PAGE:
“Judging by the continued jitters in Italy’s government bond market, which has suddenly become the most closely watched gauge of investor sentiment, last week’s panic over the formation of the first populist and Eurosceptic government in a leading European economy was justified.
“More worryingly, Italy’s political crisis has exposed the vulnerability of Europe’s banks which – unlike their US peers that were recapitalised and subjected to rigorous stress tests soon after the global financial crisis erupted – remain saddled with non-performing loans (NPL) worth around €1 trillion (US$1.17 trillion) and have been forced to grapple with negative interest rates, which have eroded their already weak profitability.
“Confidence in Europe’s banking sector has once again been undermined by the “doom loop”, a self-reinforcing and highly contagious cycle of financial stress stemming from banks’ large holdings of government bonds, resulting in weak banks and risky sovereigns dragging each other down during periods of market turmoil…
“Even Italy’s own central bank governor warned that the country “was a few short steps away” from losing “the asset of trust”.
“While there are plenty of other potential triggers for the next crash, ranging from the pitfalls of unwinding years or ultra-loose monetary policy to a sudden re-emergence of concerns about China’s economy, the scope for Italy’s banking woes to rapidly become a systemic threat to the global economy is considerable, despite efforts over the past several years to “de-risk” Europe’s banking sector…
“Combine Italian populism with the end of quantitative easing and a vulnerable banking sector, and it is once again Europe that is sowing the seeds of the next financial crisis.”
“The [UK] high street has recorded its worst year-on-year May performance for 12 years despite the royal wedding, warm weather and two bank holidays, figures show.”
“…while economic collapses aren’t good for anyone, it’s everyday Americans who are left particularly exposed, their very livelihoods threatened. If Main Street’s lagging recovery from the most recent financial crisis is any indication, they will be playing catch-up for years…”
“As the Fed continues to press forward hiking rates into the current economic cycle, the risk of a credit related event continues to rise. For all the reasons currently prognosticated that rising rates won’t affect the “bull market,” such is the equivalent of suggesting “this time is different.” It isn’t.”
“U.S. government debt prices rose on Thursday as investors pivoted toward safer assets amid growing concerns about emerging market risk.”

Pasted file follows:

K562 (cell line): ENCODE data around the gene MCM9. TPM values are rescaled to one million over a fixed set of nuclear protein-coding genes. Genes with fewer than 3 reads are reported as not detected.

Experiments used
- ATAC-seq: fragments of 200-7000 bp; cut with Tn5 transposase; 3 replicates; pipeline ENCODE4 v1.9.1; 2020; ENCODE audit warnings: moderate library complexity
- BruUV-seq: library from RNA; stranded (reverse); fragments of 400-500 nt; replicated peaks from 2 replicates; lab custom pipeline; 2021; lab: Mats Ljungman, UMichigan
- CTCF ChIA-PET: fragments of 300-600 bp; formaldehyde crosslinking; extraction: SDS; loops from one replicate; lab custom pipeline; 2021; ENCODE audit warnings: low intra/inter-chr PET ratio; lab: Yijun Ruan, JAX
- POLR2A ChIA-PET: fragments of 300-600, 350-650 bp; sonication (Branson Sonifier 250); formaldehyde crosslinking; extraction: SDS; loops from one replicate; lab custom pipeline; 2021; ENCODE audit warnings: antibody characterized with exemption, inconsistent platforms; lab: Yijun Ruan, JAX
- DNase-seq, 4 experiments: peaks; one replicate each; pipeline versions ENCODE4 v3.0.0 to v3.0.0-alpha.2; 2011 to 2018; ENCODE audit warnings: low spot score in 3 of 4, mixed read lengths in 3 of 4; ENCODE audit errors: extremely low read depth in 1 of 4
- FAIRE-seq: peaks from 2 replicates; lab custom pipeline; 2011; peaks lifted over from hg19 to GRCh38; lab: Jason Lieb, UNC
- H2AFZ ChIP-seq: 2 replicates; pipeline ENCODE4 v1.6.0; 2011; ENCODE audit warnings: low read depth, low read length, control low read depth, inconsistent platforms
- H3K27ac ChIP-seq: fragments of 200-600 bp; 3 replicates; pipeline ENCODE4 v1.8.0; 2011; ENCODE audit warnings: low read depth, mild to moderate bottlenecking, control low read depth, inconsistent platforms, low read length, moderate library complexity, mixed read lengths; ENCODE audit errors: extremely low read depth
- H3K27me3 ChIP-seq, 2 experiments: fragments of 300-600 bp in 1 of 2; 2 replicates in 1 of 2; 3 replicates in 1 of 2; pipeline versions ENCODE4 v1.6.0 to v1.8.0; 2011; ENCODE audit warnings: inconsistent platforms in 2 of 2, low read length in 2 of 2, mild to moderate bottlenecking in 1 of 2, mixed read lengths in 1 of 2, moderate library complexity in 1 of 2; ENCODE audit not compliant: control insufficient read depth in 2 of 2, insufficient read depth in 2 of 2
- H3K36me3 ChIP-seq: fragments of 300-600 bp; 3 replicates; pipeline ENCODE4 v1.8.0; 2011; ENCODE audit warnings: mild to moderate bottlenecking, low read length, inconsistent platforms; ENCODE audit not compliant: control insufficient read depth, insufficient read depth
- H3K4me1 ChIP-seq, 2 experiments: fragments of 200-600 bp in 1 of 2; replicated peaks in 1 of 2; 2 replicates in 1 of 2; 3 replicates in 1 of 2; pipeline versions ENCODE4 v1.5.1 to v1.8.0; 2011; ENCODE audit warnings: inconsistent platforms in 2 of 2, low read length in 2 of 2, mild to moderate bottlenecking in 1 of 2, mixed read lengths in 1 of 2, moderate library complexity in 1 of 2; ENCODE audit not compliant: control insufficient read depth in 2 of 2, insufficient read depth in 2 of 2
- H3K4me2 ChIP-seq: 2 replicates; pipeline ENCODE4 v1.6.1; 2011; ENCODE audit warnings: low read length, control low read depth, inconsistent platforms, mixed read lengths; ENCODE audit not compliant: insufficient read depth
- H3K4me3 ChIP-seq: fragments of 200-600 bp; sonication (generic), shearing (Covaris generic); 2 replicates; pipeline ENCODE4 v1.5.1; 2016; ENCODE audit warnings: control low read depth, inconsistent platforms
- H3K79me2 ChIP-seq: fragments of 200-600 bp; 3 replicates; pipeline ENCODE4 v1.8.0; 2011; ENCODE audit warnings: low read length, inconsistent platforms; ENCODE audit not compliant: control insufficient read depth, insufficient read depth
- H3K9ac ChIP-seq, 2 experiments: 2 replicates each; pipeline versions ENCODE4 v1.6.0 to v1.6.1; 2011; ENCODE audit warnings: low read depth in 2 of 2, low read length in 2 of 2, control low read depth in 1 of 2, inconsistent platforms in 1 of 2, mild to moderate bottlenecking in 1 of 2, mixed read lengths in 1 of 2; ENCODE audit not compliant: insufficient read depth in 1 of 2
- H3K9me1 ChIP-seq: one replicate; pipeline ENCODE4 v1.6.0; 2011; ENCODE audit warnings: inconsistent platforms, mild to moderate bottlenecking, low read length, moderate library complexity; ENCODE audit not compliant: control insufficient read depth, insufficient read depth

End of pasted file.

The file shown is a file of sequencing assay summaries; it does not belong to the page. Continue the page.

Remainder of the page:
“A sharp drop in Brazilian stocks and its currency stoked a decline in emerging-market assets Thursday, as concerns over trade tensions and a rising dollar reverberated around the world.”
“Argentina and the International Monetary Fund reached a three-year, $50 billion loan agreement Thursday, which is subject to IMF executive board approval. Why it matters: Argentina requested IMF (International Monetary Fund) assistance last month after the peso currency plunged, threatening the country’s ability to pay off its debt amid high inflation and anemic growth.”
“Venezuela has been named the least secure country in the world for the second year in a row, as the once-prosperous country struggles to recover from the worst economic crisis in its history.”
“”Addressing the banking sector balance sheet issues and improving the performance of particular public sector banks is a very important issue for India to support investment and its inclusive growth agenda,” IMF Spokesman Gerry Rice told reporters at his bi-weekly news conference.”
“Chinese policymakers have been focused on a deleveraging campaign, with total social financing, a measure of credit growth, decelerating to 10.5% year-on-year in April, the slowest reading since 2005. The main driver of that slowdown has been a contraction in off-balance sheet lending. That in turn has helped drive an increase in corporate bond defaults…”
“[Japan’s] Gross domestic product shrank 0.6 percent on an annualized basis in the first quarter, according to revised data released on Friday, as a weaker reading of private consumption offset a stronger one for capital investment. That missed the median forecast of economists.”
“Emmanuel Macron has called on other members of the G7 to stand up to Donald Trump’s trade policies in the face of what he described as the threat of a new US “hegemony”.”
Subscription only – but I agree with the sentiment.